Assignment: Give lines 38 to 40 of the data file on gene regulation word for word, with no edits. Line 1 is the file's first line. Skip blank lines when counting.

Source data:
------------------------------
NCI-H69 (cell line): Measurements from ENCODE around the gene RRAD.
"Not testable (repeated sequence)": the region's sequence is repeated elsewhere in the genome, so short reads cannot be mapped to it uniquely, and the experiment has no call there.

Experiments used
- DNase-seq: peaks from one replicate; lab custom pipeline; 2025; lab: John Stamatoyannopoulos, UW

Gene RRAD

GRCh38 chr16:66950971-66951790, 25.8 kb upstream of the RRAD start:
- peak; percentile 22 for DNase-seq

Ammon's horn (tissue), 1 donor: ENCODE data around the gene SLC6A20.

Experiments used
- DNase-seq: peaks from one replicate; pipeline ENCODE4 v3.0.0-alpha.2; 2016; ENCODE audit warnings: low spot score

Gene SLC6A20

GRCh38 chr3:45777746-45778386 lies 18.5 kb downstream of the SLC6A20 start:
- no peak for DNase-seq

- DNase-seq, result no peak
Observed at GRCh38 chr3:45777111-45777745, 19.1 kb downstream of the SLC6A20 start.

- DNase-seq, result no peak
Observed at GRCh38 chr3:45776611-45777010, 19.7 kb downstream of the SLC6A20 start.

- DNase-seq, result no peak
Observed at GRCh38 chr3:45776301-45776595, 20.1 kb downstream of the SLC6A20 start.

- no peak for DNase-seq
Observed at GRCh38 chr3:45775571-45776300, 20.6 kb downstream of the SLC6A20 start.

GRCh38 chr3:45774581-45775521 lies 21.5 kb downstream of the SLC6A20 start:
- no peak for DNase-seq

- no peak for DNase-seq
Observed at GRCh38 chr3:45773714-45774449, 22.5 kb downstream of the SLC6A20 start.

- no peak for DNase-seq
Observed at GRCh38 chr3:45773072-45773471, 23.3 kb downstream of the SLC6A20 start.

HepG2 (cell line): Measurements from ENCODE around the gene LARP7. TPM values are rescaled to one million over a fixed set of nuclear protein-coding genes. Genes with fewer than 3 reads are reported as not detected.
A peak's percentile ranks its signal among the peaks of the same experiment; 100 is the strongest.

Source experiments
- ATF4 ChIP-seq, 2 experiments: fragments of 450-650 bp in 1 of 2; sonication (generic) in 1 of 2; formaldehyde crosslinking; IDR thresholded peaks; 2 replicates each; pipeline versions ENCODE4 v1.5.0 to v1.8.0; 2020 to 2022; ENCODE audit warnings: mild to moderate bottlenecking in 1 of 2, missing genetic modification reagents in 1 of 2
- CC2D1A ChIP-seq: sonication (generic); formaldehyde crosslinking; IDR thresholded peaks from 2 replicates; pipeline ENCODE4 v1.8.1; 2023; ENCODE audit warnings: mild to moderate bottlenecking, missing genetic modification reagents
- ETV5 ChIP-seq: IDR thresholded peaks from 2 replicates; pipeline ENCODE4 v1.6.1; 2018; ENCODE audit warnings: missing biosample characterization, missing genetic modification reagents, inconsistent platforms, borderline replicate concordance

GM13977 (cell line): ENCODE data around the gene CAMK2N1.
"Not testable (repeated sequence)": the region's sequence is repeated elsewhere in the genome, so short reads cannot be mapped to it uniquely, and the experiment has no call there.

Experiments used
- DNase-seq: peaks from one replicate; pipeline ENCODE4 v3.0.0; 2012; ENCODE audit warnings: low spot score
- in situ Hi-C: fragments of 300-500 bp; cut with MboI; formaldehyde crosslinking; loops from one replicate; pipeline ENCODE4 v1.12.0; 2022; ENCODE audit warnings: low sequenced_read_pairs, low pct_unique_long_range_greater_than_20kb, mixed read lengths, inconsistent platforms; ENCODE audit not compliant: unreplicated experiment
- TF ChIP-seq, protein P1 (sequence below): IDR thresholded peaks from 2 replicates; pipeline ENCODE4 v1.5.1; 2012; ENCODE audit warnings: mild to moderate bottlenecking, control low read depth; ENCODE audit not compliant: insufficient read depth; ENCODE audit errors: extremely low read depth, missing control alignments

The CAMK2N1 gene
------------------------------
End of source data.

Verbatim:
- in situ Hi-C: fragments of 300-500 bp; cut with MboI; formaldehyde crosslinking; loops from one replicate; pipeline ENCODE4 v1.12.0; 2022; ENCODE audit warnings: low sequenced_read_pairs, low pct_unique_long_range_greater_than_20kb, mixed read lengths, inconsistent platforms; ENCODE audit not compliant: unreplicated experiment
- TF ChIP-seq, protein P1 (sequence below): IDR thresholded peaks from 2 replicates; pipeline ENCODE4 v1.5.1; 2012; ENCODE audit warnings: mild to moderate bottlenecking, control low read depth; ENCODE audit not compliant: insufficient read depth; ENCODE audit errors: extremely low read depth, missing control alignments

The CAMK2N1 gene